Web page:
Enter a search term such as “mobile analytics” or browse our content using the filters above.
That’s not only a poor Scrabble score but we also couldn’t find any results matching
Check your spelling or try broadening your search.
Sorry about this, there is a problem with our search at the moment.
Please try again later.
We've interviewed nearly 100 industry experts this year on various topics, from affiliate marketing to web analytics.
I've gathered together our interviews on the subject of e-commerce in 2009, all 21 of them...
Two thirds of online retailers have seen a 30% fall in their revenues since the Royal Mail strike began, and a third have seen a drop of around 24% in visitors numbers.
In a IMRG survey of online retailers, 85% believe that, with no sign of a resolution to the dispute in sight, the strike will discourage people from shopping online this Christmas.
With the Royal Mail strike going ahead today and tomorrow, there will naturally be some doubt in customers' minds over whether their online purchases will arrive on time, or at all.
Those online retailers that have made alternative arrangements for deliveries, or who don't rely on Royal Mail anyway, can do a lot to reassure customers with some timely messaging on their websites. So how are etailers communicating this information to visitors?
Dan Wagner is founder and chairman of Venda, a full service e-commerce platform, which has several big name clients in the US and UK, and recently won the contract to provide Tesco's next e-commerce site.
Lack of trust and security concerns are still holding people back from shopping online, though consumer confidence has grown significantly over the last few years.
According to a consumer survey (pdf) carried out by the Office of Fair Trading, nearly one in three are put off from shopping online. For 30%, lack of trust was the biggest reason, followed by concerns over personal security (20%) while 15% said they did not trust companies that sell online.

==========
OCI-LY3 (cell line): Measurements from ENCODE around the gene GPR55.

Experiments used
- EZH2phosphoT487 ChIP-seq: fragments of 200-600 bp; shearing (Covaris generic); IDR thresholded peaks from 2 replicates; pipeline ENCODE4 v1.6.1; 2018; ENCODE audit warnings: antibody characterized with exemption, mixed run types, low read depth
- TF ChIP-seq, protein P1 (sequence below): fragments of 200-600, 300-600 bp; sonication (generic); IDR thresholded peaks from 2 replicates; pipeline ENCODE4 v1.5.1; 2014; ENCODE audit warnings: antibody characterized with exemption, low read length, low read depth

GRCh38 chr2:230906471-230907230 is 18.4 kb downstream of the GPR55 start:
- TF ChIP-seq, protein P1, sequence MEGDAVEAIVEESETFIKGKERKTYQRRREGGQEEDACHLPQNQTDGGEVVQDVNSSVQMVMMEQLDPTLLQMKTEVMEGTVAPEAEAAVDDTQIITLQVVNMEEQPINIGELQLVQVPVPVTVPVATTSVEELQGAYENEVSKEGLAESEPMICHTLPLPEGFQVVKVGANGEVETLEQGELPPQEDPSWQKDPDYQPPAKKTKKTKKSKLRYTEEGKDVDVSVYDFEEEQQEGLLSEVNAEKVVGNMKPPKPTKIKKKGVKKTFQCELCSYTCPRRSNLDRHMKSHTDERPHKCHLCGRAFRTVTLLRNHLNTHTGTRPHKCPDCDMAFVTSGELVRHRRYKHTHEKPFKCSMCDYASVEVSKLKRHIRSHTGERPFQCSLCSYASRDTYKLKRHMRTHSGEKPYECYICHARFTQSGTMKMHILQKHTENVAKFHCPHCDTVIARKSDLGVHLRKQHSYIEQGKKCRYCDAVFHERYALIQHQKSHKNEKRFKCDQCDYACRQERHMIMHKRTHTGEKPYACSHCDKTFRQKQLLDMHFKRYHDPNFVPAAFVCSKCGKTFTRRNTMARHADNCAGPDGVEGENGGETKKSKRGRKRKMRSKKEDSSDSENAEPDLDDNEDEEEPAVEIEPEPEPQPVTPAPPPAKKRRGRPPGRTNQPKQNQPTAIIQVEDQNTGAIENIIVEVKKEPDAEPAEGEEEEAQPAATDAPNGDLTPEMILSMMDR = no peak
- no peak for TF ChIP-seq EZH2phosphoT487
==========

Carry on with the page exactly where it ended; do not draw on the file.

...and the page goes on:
If ever a retailer could get away with having exceptional cross-selling and up-selling functionality, yet provide a new visitor checkout process and web forms that break many usability rules, Amazon is certainly one of them. On the other hand one of Amazon's competitors, The Book Depository, certainly appears to focus more on providing better usability throughout the buying journey, especially for new customers.
Following the recent e-commerce training course I delivered for Econsultancy, the usability benchmarking that is part of the course threw up some really interesting market insights. Although many retailers are featured in the course, providing examples of good and bad e-tail usability and best practice, I purposely refrained from including Amazon.
Now with our economy firmly in a recession, most retailers no longer have the types of budgets available to replatform. Instead, 2009 will be a year for improving their existing platforms, trying to increase conversion rates, average order values and returning visitor numbers.
So with this primary drive to improve performance, are retailers doing all that they can? Are retailers following best practice to help more visitors complete the buying process, and are retailers removing usability barriers to ensure that in such competitive times visitors aren’t encouraged to find reasons why they shouldn’t complete their purchase?
Although e-commerce is one of the relatively stable industries in these challenging times, it does not guarantee that any individual etailer will survive the downturn we are seeing in the UK economy. However, there is one important step that can be taken to minimise the risk, as outlined within the new E-commerce Platforms Buyer's Guide.